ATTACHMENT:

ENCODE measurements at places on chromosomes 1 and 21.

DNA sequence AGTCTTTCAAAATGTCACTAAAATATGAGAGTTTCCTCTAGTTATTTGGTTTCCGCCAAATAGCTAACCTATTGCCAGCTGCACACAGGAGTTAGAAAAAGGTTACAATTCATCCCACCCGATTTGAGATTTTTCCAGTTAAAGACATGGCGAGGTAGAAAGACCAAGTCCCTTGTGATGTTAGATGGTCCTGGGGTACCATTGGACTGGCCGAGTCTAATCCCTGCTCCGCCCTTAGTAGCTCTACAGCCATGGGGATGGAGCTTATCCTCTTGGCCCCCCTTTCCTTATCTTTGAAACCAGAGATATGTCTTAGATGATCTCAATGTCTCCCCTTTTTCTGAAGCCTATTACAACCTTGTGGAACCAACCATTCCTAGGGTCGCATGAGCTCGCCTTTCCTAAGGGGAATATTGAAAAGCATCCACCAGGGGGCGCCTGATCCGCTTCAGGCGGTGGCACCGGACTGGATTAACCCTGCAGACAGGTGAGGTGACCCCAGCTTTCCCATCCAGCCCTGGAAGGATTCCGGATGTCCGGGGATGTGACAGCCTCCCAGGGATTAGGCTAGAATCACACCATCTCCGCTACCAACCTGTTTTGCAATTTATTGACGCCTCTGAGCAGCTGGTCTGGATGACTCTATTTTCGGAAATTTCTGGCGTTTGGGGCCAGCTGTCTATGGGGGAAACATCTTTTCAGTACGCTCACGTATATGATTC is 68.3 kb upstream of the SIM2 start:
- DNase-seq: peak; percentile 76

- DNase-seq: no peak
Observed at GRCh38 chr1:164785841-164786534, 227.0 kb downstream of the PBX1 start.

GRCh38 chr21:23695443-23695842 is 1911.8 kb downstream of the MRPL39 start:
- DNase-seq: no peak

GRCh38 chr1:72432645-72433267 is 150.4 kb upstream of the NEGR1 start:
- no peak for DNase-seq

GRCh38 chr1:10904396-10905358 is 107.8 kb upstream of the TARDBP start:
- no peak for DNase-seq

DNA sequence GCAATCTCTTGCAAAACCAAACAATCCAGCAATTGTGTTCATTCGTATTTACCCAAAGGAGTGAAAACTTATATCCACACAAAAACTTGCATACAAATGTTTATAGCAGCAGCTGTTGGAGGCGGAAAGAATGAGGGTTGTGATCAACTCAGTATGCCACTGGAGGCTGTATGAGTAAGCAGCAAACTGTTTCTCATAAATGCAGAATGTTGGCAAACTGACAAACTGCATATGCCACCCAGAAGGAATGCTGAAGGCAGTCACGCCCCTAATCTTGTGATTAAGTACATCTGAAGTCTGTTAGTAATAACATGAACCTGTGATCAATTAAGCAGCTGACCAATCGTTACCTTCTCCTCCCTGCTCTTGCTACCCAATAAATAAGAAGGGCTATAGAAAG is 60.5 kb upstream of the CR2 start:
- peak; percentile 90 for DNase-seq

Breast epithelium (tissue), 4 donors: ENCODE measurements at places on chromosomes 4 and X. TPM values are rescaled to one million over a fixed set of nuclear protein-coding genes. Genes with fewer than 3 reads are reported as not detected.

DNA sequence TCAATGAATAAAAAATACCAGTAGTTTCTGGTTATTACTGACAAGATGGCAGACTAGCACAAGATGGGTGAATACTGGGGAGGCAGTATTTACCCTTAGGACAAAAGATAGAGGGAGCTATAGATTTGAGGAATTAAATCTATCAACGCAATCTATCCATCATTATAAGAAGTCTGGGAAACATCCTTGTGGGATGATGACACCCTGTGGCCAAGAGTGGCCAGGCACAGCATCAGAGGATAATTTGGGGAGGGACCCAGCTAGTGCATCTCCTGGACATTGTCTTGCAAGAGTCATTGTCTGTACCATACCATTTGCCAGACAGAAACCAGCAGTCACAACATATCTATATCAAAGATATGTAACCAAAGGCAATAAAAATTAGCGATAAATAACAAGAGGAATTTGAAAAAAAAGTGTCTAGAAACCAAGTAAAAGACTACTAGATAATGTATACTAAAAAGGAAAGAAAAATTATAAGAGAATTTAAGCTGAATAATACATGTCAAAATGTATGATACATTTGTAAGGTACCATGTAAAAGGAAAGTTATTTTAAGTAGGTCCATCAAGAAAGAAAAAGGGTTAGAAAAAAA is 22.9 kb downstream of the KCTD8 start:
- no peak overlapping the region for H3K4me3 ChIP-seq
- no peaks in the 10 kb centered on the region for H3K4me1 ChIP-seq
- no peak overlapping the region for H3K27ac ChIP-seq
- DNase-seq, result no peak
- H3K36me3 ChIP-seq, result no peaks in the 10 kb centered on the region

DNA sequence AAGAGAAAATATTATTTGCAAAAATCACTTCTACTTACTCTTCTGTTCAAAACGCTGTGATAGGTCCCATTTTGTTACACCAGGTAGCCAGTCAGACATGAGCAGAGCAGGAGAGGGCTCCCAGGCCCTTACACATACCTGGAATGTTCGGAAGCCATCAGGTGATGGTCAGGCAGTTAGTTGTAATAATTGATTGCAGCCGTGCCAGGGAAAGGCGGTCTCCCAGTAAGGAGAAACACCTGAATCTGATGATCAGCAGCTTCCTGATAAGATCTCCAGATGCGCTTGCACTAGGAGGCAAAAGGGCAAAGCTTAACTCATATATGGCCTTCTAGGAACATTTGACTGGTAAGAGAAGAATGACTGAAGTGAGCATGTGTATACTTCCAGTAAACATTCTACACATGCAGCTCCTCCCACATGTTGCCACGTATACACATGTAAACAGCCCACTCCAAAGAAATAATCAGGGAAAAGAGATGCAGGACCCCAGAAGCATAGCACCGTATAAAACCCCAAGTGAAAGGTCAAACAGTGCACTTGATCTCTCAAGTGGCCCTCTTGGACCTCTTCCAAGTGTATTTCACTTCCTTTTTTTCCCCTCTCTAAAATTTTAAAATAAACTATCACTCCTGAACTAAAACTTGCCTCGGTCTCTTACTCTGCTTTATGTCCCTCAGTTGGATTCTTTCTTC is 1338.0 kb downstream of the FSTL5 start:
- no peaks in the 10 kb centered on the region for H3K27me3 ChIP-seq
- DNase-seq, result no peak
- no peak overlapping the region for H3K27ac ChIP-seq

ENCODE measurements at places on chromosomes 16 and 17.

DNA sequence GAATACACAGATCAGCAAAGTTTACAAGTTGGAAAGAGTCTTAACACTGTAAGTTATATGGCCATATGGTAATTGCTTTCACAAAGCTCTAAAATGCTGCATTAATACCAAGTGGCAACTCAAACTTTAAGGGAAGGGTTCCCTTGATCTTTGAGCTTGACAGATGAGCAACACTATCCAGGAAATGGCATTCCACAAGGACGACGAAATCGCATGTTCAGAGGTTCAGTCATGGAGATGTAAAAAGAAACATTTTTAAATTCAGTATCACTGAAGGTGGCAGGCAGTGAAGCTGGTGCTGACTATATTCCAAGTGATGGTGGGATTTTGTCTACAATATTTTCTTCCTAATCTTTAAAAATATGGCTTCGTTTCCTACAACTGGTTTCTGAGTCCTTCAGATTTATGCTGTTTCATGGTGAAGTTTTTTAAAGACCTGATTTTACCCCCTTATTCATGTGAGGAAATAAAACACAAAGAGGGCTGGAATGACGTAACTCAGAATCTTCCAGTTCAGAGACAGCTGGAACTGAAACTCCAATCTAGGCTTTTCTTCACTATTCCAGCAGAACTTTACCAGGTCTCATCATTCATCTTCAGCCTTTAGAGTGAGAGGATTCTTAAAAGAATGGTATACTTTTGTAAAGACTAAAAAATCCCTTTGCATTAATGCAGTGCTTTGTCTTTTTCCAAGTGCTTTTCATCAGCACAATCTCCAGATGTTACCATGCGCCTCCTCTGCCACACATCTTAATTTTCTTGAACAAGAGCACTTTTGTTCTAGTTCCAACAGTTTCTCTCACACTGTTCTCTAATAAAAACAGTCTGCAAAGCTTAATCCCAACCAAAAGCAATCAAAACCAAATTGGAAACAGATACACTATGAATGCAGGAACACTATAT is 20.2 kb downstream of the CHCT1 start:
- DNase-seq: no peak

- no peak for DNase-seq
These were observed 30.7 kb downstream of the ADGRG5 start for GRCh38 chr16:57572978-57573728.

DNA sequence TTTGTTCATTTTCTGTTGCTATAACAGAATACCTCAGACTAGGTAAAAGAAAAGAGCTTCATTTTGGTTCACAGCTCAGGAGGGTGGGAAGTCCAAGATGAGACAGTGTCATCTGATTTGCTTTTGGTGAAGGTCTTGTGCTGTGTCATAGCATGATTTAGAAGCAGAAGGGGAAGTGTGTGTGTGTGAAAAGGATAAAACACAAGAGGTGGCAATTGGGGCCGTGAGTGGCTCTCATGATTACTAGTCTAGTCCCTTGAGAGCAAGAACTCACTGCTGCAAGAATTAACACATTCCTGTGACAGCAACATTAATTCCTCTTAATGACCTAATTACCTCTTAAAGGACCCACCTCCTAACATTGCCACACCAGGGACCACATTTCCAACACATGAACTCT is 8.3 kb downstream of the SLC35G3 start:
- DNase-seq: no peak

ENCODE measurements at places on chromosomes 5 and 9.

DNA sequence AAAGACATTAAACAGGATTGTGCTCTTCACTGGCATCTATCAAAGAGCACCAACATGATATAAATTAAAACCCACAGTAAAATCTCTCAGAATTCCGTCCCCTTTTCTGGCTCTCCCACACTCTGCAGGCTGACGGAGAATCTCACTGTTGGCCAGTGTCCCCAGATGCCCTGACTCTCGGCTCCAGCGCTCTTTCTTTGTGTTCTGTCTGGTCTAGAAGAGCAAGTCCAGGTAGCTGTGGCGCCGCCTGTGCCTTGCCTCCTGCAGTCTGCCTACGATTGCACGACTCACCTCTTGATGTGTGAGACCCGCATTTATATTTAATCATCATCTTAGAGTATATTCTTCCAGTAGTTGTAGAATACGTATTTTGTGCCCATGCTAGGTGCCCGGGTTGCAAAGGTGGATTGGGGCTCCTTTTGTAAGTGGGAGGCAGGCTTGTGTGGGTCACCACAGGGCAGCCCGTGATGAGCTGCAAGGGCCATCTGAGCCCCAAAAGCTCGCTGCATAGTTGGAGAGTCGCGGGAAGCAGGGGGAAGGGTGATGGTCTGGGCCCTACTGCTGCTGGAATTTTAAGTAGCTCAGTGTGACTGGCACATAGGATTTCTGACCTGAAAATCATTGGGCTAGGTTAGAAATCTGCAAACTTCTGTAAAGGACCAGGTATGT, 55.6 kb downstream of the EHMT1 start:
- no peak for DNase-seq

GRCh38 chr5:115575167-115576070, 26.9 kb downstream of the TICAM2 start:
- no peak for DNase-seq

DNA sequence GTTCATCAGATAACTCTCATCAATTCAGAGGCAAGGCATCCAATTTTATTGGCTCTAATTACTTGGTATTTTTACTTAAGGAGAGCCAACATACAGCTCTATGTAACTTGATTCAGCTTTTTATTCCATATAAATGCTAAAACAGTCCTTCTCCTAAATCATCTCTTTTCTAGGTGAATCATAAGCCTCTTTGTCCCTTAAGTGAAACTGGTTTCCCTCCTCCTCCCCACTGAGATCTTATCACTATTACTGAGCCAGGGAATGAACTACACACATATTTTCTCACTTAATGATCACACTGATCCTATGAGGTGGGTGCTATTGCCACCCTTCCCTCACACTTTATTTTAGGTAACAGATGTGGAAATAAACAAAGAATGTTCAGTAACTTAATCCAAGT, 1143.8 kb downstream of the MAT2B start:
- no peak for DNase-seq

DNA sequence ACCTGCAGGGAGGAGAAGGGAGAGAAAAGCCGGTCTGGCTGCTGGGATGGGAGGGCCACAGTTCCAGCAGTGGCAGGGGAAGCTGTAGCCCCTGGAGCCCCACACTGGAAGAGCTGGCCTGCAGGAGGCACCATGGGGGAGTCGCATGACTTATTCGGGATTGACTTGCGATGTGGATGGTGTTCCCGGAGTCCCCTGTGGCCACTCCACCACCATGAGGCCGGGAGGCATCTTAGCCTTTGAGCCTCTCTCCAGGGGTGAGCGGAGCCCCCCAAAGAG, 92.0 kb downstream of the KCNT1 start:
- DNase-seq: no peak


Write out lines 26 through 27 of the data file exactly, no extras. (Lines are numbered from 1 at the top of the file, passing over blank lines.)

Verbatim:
DNA sequence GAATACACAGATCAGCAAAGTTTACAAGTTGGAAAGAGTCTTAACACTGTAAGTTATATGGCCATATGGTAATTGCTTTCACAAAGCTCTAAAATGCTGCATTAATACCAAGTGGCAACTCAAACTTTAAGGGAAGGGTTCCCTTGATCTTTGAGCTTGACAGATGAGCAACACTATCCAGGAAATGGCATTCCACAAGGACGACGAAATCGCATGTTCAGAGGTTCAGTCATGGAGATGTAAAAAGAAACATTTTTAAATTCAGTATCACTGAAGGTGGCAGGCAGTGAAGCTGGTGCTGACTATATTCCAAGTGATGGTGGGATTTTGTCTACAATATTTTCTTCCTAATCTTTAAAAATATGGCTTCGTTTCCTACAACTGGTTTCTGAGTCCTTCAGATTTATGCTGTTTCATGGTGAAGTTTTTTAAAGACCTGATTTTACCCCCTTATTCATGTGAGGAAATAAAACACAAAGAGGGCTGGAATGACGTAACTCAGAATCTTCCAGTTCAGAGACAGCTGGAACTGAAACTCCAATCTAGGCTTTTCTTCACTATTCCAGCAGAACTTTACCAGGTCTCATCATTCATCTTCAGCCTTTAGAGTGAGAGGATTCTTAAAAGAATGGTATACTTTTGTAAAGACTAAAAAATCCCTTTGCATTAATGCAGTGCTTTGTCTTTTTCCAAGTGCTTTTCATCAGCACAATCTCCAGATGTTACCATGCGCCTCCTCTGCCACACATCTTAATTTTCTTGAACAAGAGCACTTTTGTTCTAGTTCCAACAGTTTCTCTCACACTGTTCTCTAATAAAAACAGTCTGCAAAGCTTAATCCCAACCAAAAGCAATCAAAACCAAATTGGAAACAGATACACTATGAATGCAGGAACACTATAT is 20.2 kb downstream of the CHCT1 start:
- DNase-seq: no peak